Duke philosophy grad turns to logic to nurture his file-sharing startup.
RALEIGH – Jesse Lipson’s phone has been ringing a lot lately.
Since the company made Inc. magazine’s list of the nation’s 500 fastest growing private companies, a number of venture capital firms have called, looking to invest in Lipson’s Raleigh software company, ShareFile.
He declines the requests.
Lipson says his graduation from Duke University in 2000 came during the dot-com collapse, and he learned a lesson that’s led him to resist turning to venture capital. “I saw a lot of VC-backed companies crash and burn,” he says. “I wanted to bootstrap the company.”
ShareFile has grown to more than $4.3 million in annual revenue by serving customers throughout the country and around the world.
The company provides a way for businesses to manage files electronically, either by transferring them or by creating a secure area where those files can be viewed by others in the company or by the company’s clients. All of this is done over the Internet in what has come to be called “cloud computing.”
Cloud computing wasn’t a common term when ShareFile started in 2005. Lipson, a self-taught computer programmer, started out by building web pages for businesses.
While working with small businesses, he says, he realized that companies needed better ways to manage documents. Technology industry analysts call this field “managed file transfer.” Research firm Gartner has estimated that the market for these vendors is more than $450 million served by up to 45 vendors. Maureen Fleming, program vice president for IDC’s business process management and middleware research area, notes that the market for these services has grown.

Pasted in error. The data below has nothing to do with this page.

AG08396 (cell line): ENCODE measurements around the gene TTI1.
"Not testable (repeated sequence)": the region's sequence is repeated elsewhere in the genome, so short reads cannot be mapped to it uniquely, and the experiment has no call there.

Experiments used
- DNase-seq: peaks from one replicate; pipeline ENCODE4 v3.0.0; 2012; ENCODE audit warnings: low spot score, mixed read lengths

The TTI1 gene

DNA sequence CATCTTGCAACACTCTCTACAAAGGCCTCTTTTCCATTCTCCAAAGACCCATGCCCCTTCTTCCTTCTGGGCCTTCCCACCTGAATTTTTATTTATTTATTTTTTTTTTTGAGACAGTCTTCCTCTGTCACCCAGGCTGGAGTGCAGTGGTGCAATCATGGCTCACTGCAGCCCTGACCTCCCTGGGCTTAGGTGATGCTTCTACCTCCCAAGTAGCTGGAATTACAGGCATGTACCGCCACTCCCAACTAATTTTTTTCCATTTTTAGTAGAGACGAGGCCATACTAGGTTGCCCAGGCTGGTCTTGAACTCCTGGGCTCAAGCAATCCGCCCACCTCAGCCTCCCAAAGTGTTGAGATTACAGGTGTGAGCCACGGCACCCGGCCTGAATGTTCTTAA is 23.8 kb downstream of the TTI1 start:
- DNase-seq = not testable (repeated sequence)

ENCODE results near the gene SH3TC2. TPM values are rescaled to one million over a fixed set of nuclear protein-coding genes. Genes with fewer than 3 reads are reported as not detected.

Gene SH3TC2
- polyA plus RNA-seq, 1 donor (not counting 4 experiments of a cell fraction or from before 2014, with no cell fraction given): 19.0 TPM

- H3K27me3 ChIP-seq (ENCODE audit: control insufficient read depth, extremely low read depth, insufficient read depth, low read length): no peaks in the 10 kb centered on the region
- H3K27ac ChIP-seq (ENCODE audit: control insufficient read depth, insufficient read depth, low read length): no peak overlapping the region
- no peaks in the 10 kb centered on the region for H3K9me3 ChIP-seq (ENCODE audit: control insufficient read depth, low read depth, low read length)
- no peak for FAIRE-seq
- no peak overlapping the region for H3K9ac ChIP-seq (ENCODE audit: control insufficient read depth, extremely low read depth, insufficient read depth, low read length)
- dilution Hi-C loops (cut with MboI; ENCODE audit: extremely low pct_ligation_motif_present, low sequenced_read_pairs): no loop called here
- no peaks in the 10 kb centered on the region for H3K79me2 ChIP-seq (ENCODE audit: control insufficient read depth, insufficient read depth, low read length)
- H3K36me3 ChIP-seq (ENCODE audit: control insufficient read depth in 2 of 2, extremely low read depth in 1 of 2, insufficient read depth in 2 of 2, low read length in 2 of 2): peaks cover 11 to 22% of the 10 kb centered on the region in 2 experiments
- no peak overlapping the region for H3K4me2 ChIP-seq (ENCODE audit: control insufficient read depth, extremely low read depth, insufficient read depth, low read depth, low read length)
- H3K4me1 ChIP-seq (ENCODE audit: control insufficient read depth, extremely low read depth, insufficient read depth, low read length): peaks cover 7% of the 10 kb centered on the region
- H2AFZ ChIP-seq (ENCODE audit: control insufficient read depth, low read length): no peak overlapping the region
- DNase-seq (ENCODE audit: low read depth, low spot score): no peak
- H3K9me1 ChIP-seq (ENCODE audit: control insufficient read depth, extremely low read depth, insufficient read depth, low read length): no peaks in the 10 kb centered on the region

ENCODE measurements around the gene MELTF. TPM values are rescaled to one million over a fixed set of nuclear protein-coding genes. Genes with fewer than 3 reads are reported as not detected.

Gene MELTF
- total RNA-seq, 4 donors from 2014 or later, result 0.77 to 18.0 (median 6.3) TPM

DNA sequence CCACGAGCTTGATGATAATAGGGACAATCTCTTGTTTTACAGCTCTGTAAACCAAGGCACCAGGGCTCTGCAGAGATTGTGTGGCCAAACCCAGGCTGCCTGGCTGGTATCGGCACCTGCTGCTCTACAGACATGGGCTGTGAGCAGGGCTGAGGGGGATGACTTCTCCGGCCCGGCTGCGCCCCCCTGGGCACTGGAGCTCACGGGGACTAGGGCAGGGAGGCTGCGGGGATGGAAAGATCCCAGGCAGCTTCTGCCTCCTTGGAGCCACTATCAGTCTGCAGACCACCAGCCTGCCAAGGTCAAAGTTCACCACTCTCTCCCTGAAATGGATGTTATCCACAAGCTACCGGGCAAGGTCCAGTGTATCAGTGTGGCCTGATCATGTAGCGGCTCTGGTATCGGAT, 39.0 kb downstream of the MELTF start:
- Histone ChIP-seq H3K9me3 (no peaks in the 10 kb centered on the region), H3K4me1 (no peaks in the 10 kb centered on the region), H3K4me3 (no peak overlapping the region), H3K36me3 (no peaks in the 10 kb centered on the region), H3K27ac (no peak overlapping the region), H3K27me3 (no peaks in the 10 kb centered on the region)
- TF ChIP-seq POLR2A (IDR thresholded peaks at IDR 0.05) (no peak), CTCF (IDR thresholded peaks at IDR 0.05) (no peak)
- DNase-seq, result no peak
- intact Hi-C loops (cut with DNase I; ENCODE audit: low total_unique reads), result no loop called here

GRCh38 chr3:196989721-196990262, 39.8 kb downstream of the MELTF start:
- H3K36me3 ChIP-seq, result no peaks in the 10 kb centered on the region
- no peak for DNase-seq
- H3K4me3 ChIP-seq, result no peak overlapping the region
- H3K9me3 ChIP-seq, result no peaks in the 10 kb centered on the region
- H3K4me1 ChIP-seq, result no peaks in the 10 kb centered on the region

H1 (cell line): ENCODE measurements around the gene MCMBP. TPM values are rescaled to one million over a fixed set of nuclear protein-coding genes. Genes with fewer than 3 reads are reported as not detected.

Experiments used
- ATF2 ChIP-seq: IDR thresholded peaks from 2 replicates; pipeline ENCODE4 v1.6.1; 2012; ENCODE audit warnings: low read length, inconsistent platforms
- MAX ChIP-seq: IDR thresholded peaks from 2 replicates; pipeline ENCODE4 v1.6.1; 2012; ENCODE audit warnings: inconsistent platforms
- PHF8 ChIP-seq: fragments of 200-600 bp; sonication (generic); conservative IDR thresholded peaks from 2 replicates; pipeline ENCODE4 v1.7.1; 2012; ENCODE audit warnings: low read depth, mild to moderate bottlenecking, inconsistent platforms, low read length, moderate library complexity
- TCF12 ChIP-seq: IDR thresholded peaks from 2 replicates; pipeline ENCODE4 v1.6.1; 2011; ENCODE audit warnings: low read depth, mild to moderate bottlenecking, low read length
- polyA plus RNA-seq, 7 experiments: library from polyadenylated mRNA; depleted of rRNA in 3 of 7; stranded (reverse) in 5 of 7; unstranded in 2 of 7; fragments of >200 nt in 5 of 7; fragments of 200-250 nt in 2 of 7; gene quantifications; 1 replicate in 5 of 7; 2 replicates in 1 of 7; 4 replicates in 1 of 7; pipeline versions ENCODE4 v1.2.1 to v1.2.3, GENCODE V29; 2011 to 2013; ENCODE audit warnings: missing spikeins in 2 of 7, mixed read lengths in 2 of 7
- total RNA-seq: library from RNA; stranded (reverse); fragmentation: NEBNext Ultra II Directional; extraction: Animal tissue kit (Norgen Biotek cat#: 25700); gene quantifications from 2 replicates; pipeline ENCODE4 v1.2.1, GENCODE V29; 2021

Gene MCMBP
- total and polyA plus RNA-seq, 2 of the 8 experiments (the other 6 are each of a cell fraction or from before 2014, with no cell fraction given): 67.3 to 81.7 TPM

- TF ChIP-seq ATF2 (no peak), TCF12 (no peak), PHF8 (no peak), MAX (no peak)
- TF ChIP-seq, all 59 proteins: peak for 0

“There is a fundamental need present for this type of software, particularly where there is a need to send and receive files across firewalls,” she says in an IDC report.
ShareFile’s clients include financial institutions, pharmaceutical companies, law firms and graphic design firms. Raleigh graphic design and advertising firm Generate Design was one of ShareFile’s earliest customers. Paul Barth, partner in the firm, says that before ShareFile the company sent files to clients either by e-mail or by courier. Courier costs can quickly get expensive, and e-mail is just not feasible for large files.
“Anything above 10 or 20 megabytes you can’t send through e-mail,” he says.
Generate Design uses ShareFile to create a secure online area for clients to view files. Barth says the area has the same look as Generate Design’s own website.
Lipson says ShareFile is making an effort to grow abroad. The company has started to add data centers overseas to serve new customers.
He notes that while a data center can serve customers anywhere, some regions, such as the European Union, require data centers handling regulatory documents to be physically located within Europe. That’s why the company opened a data center in Ireland. ShareFile also has a data center in Singapore to serve customers in Asia.
These growth plans aren’t what Lipson had in mind when he graduated from Duke with a philosophy degree. He had studied philosophy, intending to become a philosophy professor. He says philosophy probably helped him become a better programmer because it’s rooted in logic, which is a useful way of thinking for programming. But he says philosophy also helps in the business world. Approaching problems from an outside perspective is appropriate thinking for the business world.
“I think that’s what being an entrepreneur is,” he says.